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From: "Greene, Carlton" <CGreene2@hunton.com>
Subject: (urth) Technology as Magic and Metaphor (long)
Date: Tue, 2 Nov 1999 10:38:03 

Nicholas Gevers wrote:

 >>I'm glad to see that my "Fairy Tale Logic" posting ended our dry patch;
I'm also gratified that mantis agrees with me in part, a rare event. But to
take up the cudgel again: I still contend that Inire's description of the
working of his mirrors is intentional gibberish on Wolfe's part, to the
extent that he wishes it to be read as gibberish, in contrast with all the
intended-to-be-plausible explanations of FTL technology in SF. An
ideas-driven writer like Poul Anderson or Isaac Asimov desires his FTL
conception to be believed, to be given the benefit of a very large doubt;
but for a style-driven writer like Jack Vance or Wolfe, an FTL-exposition is
a CONCEIT, a rhetorical contrivance, serving a metaphorical or humorous
purpose. Inire's mirrors should be interrogated on that basis. << 

Roy wrote:

<<To say nothing of the "white fountain". I would like to see the scientific
explanation for the mating of a man and a larval "angel" producing an
extra-universal remedy for a black hole in a dying sun. Roy >>

Two points.  First, I see no reason to give the boot to "scientism."
Second, and more importantly, "scientism" and technology-as-metaphor are not
mutually exclusive, but rather mutually enhancing.

Wolfe's explanations of technology are often mysterious and incomplete, but
Wolfe's resort to complete, detailed explanations for certain technologies
implies that even the really strange examples have some explanation to them
that has not been made entirely clear to the reader.  I agree that the
explanation of Inire's mirrors reads like sleight of hand, but wasn't it
supposed to be a simplistic explanation of a very complicated technology
given to a child? (Maybe I've forgottent the context in which the speech was
delivered).  As to Typhon and his grafted head, its important to remember
that the pieces of humanity's scientific knowledge that have survived the
aeons are weird and patchy throughout the books -- maybe a head graft was
the most rational means at Typhon's disposal to achieve his goals.  We know
very little about the operation itself or the medical knowledge available in
Typhon's time.  It boots us little to say that the operation makes no sense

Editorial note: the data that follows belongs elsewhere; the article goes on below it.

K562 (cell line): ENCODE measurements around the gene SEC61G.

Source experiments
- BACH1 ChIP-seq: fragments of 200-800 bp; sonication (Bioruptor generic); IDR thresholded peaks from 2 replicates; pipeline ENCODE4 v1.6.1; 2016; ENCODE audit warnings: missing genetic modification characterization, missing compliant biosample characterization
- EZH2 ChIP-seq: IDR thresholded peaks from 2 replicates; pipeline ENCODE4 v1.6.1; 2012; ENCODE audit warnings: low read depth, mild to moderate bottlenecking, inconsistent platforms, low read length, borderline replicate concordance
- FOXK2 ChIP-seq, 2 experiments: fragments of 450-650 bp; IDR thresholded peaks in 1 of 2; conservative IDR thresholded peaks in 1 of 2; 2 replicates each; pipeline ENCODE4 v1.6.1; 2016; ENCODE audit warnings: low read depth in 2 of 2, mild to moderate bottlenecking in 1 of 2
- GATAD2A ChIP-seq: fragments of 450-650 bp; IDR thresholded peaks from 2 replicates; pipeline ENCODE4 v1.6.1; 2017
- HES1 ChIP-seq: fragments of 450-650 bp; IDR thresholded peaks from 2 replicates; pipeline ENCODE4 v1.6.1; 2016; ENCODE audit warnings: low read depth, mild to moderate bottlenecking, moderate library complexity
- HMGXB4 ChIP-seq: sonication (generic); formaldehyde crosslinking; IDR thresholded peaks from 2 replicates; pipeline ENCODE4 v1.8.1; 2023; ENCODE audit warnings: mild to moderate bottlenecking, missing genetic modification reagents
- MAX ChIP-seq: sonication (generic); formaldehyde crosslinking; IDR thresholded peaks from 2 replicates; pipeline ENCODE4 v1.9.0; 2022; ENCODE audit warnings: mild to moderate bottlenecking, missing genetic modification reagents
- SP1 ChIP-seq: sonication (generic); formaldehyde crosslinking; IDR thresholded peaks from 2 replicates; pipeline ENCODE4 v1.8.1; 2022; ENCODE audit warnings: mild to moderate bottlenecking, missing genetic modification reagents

because of what we know about medical science in the 20th century  -- many
of the technologies described in the TBOTNS assume capabilities (and
limitations) which we can neither verify or reject based on current science.
Instead, we take from Wolfe's attempt to provide or hint at some scientific
explanation for these phenomenon the *flavor* that these are miracles of
technology rather than magic.  In sum, the fact that many of the
explanations of particular technologies are shadowy, unclear, or apparently
paradoxical given current scientific understanding does not mean that we as
readers are not intended to, and should not, understand that some rational
explanation lies lurking in the background.  I think we are.

More importantly, maintaining the idea that some scientific explanation for
these phenomenon exists strengthens, rather than weakens, the power of these
technologies as metaphors.  If it were clear that items like Typhon's two
heads and apheta's quasar-producing, larval lust were meant simply as pure,
fluffy fanstasy, existing only as a metaphorical allusion, their power as
symbols would be less.  Instead, the idea that they are simultaneously
scientifically explainable events and spiritual metaphors with real power
creates a sense of destiny and religious meaning in our physical universe.
In TBOTNS every action, object, and interaction reveals some significant
truth about the Increate.  Sev's discovery of a thorn on a (Pacific!) beach,
which is at once biological matter, a relic of real physical power, and a
revelation of the divine nature of physical existence, is an example of this

One last point:  Given the above, it is interesting to note that the
technology of the heirogrammates, a technology infused with love and divine
grace, is more obviously metaphorical and more difficult to explain
scientifically as physical technology, as Roy points out.  My take on this:
the closer we get to the divine, the more we understand that the physical
universe does in fact exist, but is intended as a functioning, scientific
metaphor for certain underlying principles, a particularly graceful way of
revealing spiritual truths.  The heirogrammates pull the curtain aside on
this methodology in a way that we are not exposed to normally, explicitly
fusing technology and metaphor.  In contrast, the sturdiest scientific
explanations in the books are given for items in the hands of the "godless"
exploiters of scientific knowledge -- Baldanders and Typhon.  I always
understood this to mean that this was the sin makind was being punished for
-- the exploitation and achievement of god-like scientific power without the
concommittant moral and spiritual development -- without the principle of
love or grace or what have you.  Mankind is being punished for selling off
its emotions in furtherance of blind ambition.

I apologize if I am rambling here, but if I am, it is because I have been
inspired by the exceptional quality of the discussion on this list, and I am
certainly grateful for the opportunity to contribute.


*More Wolfe info & archive of this list at http://www.urth.net/urth/

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